The 129 and B6 inbred strains carry different alleles of the Tas1r3 (formerly Sac) gene (Bachmanov, Li, et al. 2001; Reed et al. 2004) that encodes one of the proteins (T1R3) forming the sweet taste receptor (Nelson et al. 2001, 2002; Li, Staszewski, et al. 2002). Allelic variants of the Tas1r3 gene affect sweet taste responses in mice (Inoue, Reed, et al. 2004) and thus may also affect their perception of glycine sweetness. However, B6 and 129 mice have many other polymorphic genes, which can also underlie their differential glycine preference. In order to find out whether differences in glycine taste perception between B6 and 129 mice are due to the variation of the Tas1r3 or other genes, we assessed CTA generalization in mice from the 129.B6-Tas1r3 congenic strain. The 129.B6-Tas1r3 congenic strain was produced by serial backcrossing of offspring from the 129 × B6 inter-cross onto the 129 strain and selection of mice carrying a fragment of B6 chromosome 4 including the Tas1r3 gene (Li et al. 2001). As a result, the congenic mice have genetic background of the 129 strain and a donor chromosomal fragment containing the Tas1r3 gene from the B6 strain. The size of the donor fragment does not exceed 194 kb and encompasses, besides Tas1r3, several other genes that have been excluded as candidates for the Tas1r3 locus (Bachmanov, Li, et al. 2001). We maintained 129.B6-Tas1r3 mice as a segregating congenic strain by mating congenic mice that have only one chromosome containing the B6 donor fragment (B6/129 genotype at the Tas1r3 locus) with 129 inbred mice. As a result, in each backcross generation, we obtained mice with 2 different Tas1r3 genotypes, B6/129 heterozygotes and 129/129 homozygotes. Because the B6 allele of the Tas1r3 gene is dominant, B6/129 heterozygotes are phenotypically different from 129/129 homozygotes (Bachmanov, Li, et al. 2001; Li et al. 2001). Congenic littermates with B6/129 and 129/129 Tas1r3 genotypes were used in this study (Experiment 2).

Conditioned taste aversion generalization is a technique commonly used to assess taste quality perception in nonhuman animals. In this study, we used this approach to assess taste perception of glycine in inbred and congenic mice. We conditioned mice to avoid glycine by pairing glycine ingestion with injection of sickness-inducing lithium chloride (LiCl) and then examined suppression of ingestive responses to prototypical taste stimuli representing the main taste qualities (sweet sucrose and saccharin, salty NaCl, sour HCl, and bitter l-tryptophan), as well as several amino acids (d-tryptophan, l-alanine, l-proline, and l-glutamine) with different taste profiles as perceived by humans.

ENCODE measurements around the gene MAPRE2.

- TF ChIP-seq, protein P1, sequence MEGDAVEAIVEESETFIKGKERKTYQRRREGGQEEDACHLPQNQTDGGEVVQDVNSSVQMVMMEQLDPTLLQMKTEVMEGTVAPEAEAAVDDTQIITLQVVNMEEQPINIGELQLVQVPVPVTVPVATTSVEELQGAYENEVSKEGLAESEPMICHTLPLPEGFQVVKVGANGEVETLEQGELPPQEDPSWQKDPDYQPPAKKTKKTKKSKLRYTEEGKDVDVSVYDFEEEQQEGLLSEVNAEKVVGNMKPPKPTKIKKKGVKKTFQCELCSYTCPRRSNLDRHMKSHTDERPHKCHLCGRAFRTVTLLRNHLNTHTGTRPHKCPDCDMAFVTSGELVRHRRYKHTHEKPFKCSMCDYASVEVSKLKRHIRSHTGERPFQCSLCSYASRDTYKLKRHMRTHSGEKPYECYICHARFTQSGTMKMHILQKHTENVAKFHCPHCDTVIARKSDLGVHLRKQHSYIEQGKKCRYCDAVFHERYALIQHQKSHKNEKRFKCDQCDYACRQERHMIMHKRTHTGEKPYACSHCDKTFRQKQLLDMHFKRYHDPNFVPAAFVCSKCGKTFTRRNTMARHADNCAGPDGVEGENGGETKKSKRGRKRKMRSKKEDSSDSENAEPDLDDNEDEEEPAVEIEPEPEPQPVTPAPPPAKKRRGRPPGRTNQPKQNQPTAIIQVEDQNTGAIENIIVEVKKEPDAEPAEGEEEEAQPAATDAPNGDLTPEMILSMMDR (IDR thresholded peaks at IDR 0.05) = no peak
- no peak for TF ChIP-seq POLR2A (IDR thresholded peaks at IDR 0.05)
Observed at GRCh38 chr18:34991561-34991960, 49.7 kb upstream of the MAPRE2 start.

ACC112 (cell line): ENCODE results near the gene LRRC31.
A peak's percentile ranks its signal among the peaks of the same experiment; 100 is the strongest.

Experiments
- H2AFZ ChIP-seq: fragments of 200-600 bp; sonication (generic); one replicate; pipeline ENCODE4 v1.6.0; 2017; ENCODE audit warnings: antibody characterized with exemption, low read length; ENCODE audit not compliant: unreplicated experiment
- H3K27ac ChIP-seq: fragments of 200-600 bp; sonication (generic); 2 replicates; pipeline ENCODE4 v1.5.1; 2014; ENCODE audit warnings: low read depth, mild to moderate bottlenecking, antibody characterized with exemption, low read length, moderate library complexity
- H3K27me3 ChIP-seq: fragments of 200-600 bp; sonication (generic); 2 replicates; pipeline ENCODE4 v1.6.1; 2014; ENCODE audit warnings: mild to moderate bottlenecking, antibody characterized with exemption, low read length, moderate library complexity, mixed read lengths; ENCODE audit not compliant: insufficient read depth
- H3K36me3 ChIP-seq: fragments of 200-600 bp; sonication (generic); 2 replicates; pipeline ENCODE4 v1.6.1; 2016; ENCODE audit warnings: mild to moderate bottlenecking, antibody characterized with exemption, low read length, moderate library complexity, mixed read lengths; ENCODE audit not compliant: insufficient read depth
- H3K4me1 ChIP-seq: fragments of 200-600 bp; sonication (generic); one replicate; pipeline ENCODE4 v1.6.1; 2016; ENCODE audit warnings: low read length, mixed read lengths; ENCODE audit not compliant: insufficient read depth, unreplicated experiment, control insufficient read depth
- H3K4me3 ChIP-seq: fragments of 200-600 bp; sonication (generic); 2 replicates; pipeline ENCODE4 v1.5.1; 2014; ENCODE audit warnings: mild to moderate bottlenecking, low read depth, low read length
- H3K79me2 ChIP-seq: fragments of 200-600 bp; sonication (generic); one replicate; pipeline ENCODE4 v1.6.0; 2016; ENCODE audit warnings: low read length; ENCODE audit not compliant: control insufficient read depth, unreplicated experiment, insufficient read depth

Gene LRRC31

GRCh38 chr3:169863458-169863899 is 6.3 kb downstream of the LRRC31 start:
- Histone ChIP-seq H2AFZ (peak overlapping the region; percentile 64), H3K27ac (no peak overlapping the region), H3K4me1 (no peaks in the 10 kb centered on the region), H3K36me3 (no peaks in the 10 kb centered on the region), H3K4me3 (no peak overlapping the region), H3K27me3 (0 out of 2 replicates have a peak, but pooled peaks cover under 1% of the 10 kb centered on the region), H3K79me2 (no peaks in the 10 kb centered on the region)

Materials and methods

Housing and animal care, solutions, apparatus, procedure, and data analysis were identical in Experiments 1 and 2. In the Experiment 1, CTA tests were conducted using mice from the 129P3/J (129) and C57BL/6ByJ (B6) inbred strains. In the Experiment 2, these tests were conducted in mice from the 129.B6-Tas1r3 segregating congenic strain with different genotypes at the Tas1r3 locus.

Animals

C57BL/6JJCL mice used to validate the lick-counting method were purchased from SLC Japan (Shizuoka, Japan). C57BL/6ByJ (B6) and 129P3/J (129) inbred mice (Experiment 1) were obtained from the Jackson Laboratory (Bar Harbor, ME). 129.B6-Tas1r3 congenic mice (Experiment 2) were bred at Monell. During the experiments, the mice were housed in individual cages in a temperature-controlled room at 23 °C on a 12:12-h light:dark cycle (7 AM on, 7 PM off). They had free access to pelleted Teklad Rodent Diet 8604 (Harlan, Madison, WI). In each group of mice, water deprivation lasted between 17 and 24 h.

Experiment 1

Male mice from the 129 (n = 15) and B6 (n = 17) strains were divided into 2 groups. Group 1 mice (8 from the 129 strain and 10 from the B6 strain) were injected with LiCl, and group 2 mice (7 from the 129 strain and 7 from the B6 strain) were injected with saline. At the beginning of the experiment, mice were 8- to 10-weeks old and weighed 22.5 ± 1.4 g (129 strain, mean ± SD) or 24.1 ± 2.0 g (B6).

Experiment 2